Tennessee's Attorney General is mailing forms to 37,000 Tennessee borrowers who may be eligible to share in part of the nationwide $25 billion national mortgage foreclosure settlement. Under the agreement, the nation's five largest mortgage servicers will pay $1.5 billion to 2 million borrowers nationwide who lost their homes to foreclosure from 2008 through 2011 through faulty paperwork or improper foreclosure procedures.
Bob Cooper, the state's attorney general, said those who apply and get the payments can still sue their mortgage lender to recover other damages from foreclosure losses.
"This payment (from the nationwide settlement) is intended as partial compensation for the mortgage servicers' illegal conduct and servicing abuse," Cooper said.
Borrowers who have questions may contact the settlement administrator by calling 1-866-430-8358.
Kenco, a Chattanooga-based warehouse and logistics company, announced plans last week to open a 230,000-square-foot warehouse and distribution center in Bryan County, Ga., near the Port of Savannah.
Kenco said it expects to hire more than 50 employees in the next few years to staff the complex, located in an 1,110-acre industrial park in Black Creek, Ga.
"The Bryan County facility will be Kenco's fourth in Georgia and first in the Port of Savannah market, bringing our total Georgia footprint to over 2.5 million square feet," Kenco Chief Operating Officer Andy Smith said.
Kenco, which began in 1950, has grown into one of the nation's largest family-owned and privately held third-party logistics providers with more than 100 facilities and more than 28 million square feet of warehouse space in 25 states and Canada.
The Tennessee Valley Authority will begin replacing its 108 emergency notification sirens this week and soon will add another four sirens around its Sequoyah Nuclear Power Plant. The $1.9 million upgrade, scheduled to be complete by the end of the year, is part of a $7 million siren replacement program at all three of TVA's nuclear power plants.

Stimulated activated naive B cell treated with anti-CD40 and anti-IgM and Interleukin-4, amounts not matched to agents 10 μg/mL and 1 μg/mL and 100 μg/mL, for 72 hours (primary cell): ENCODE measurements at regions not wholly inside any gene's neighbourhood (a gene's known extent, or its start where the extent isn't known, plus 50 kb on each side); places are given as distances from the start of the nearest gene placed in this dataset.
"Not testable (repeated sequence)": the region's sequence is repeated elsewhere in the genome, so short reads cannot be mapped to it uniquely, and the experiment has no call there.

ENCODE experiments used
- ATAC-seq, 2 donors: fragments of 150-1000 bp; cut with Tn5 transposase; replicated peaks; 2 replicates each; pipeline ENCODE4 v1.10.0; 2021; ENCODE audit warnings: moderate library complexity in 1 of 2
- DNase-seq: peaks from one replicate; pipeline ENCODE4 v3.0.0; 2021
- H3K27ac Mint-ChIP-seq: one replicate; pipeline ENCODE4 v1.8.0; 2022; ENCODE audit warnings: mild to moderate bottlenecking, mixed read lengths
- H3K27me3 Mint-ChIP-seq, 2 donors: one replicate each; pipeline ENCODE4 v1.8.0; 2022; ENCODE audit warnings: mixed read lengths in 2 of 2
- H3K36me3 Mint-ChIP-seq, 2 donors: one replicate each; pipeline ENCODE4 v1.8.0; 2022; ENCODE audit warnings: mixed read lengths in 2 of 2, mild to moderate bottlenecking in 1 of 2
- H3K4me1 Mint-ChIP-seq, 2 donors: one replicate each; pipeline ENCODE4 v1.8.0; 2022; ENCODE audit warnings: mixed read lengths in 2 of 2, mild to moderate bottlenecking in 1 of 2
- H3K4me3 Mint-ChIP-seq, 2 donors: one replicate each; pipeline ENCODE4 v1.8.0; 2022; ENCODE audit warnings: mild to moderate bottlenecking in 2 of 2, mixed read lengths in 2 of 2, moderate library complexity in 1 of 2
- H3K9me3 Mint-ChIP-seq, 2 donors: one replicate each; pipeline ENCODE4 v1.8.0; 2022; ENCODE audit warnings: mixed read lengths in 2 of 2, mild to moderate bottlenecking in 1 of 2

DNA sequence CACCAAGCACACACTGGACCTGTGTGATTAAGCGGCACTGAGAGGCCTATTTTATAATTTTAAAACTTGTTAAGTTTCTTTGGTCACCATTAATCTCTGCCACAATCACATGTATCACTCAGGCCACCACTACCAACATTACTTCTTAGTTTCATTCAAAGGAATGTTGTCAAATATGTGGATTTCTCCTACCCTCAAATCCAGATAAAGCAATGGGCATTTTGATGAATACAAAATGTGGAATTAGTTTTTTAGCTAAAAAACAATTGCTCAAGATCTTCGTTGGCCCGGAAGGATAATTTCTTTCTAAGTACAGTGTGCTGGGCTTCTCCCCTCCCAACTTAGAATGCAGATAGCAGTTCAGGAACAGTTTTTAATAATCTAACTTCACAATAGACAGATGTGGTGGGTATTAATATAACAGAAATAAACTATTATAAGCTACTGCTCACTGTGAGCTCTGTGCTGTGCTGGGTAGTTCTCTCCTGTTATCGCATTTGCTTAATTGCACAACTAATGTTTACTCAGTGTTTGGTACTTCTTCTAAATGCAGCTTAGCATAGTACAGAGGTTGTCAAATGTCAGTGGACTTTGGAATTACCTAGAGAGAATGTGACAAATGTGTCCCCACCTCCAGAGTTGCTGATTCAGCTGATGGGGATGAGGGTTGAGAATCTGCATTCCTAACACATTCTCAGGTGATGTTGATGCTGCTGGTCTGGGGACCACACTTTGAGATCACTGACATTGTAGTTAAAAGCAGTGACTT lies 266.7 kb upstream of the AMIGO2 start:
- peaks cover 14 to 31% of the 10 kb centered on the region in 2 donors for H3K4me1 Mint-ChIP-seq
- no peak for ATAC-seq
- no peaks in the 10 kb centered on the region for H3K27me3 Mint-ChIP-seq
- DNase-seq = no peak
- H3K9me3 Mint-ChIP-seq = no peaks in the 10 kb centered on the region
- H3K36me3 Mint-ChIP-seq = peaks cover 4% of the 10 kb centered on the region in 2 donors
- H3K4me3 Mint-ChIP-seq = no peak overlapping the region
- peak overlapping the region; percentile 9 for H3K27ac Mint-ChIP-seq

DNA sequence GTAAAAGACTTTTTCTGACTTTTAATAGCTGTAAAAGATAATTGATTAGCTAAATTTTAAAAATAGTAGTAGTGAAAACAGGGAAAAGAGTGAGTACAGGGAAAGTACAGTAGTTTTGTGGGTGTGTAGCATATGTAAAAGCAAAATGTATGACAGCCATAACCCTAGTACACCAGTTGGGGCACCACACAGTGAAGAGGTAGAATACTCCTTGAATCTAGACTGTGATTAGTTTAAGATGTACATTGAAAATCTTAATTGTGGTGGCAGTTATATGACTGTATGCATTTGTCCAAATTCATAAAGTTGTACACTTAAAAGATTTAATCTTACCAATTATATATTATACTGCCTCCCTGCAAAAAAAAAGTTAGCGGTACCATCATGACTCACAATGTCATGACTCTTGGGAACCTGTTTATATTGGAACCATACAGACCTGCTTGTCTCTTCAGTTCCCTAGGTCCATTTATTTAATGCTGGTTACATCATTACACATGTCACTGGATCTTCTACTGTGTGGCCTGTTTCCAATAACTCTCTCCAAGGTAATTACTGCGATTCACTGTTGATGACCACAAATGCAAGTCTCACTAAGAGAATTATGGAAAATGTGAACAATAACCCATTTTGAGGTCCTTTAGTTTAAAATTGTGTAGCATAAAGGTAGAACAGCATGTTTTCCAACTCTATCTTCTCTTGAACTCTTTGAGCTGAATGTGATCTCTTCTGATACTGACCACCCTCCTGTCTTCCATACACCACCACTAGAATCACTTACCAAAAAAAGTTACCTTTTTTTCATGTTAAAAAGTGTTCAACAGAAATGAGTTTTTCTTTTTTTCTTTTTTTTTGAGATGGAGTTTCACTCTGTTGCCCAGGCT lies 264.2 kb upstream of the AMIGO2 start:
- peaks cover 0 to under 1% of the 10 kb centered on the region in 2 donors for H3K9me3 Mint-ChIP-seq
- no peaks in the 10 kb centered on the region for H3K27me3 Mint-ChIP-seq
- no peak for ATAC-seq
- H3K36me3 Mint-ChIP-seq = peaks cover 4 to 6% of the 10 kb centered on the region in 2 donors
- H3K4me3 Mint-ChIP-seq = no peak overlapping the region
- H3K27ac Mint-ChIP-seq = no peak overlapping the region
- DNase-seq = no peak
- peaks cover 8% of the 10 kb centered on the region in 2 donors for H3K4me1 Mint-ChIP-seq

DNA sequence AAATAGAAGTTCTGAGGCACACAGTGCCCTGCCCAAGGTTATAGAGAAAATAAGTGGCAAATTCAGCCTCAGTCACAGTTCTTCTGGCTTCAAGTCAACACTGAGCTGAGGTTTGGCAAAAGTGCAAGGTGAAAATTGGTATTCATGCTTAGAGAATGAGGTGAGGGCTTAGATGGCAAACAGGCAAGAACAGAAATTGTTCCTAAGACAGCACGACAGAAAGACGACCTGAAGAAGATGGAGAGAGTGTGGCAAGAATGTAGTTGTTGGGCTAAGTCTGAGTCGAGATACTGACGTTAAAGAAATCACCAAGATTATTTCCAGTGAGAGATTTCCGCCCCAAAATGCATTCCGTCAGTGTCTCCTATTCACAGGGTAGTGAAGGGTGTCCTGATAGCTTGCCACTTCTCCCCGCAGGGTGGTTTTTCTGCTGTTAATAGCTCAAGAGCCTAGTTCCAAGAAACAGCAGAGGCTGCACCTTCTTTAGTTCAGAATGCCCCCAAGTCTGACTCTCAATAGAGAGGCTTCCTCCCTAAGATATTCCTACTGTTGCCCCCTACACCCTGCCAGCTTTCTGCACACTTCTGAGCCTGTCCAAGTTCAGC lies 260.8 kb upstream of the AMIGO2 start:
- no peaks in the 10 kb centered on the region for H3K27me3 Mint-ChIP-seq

The new, state-of-the-art siren system contains backup battery power capability to ensure continuous siren operation for up to seven days to warn anyone living within a 10-mile radius of Sequoyah about any radiation leak or accident, should it occur. Contractor crews will be replacing sirens at the rate of two to four units per day and will work six days a week through December.
"The recent tornadoes in Hamilton County are a reminder of the importance of the sirens to the safety of the community," Sequoyah Site Vice President John Carlin said in a statement last week. "It is vital that we ensure the sirens are effectively operating each and every day."
After installation, each siren will be tested to make sure it operates properly. This will result in individual sirens being sounded multiple times daily, six days a week, for the next two or more months, until all sirens are replaced. These soundings should last about 20 seconds.
TVA also is planning its biannual, graded drill on Wednesday to test its emergency response capabilities.
The Philadelphia Inquirer, the biggest newspaper in America's fifth largest city, took notice last week of Chattanooga's campaign to recruit computer geeks with $10,000 incentives for buying a home, plus $1,250 in moving expenses. The privately funded appeal to get techies to buy into targeted edgy neighborhoods is targeted for just 10 individuals. But it may not work.
"Coming from this town to go there?" South Philadelphia software developer Chris Cera, 34, told the newspaper. "Maybe if I had family there."
Thomas Morr, president of a nonprofit group known as Select Greater Philadelphia, said such grants are used by other cities with mixed results. "I'm glad we live in a place that's so attractive we don't have to do that," he said.
With EPB offering the fastest citywide Internet service in the country, Chattanooga is marketing itself to computer and web geeks with a campaign billed as "Gig City" - gigabit, get it?"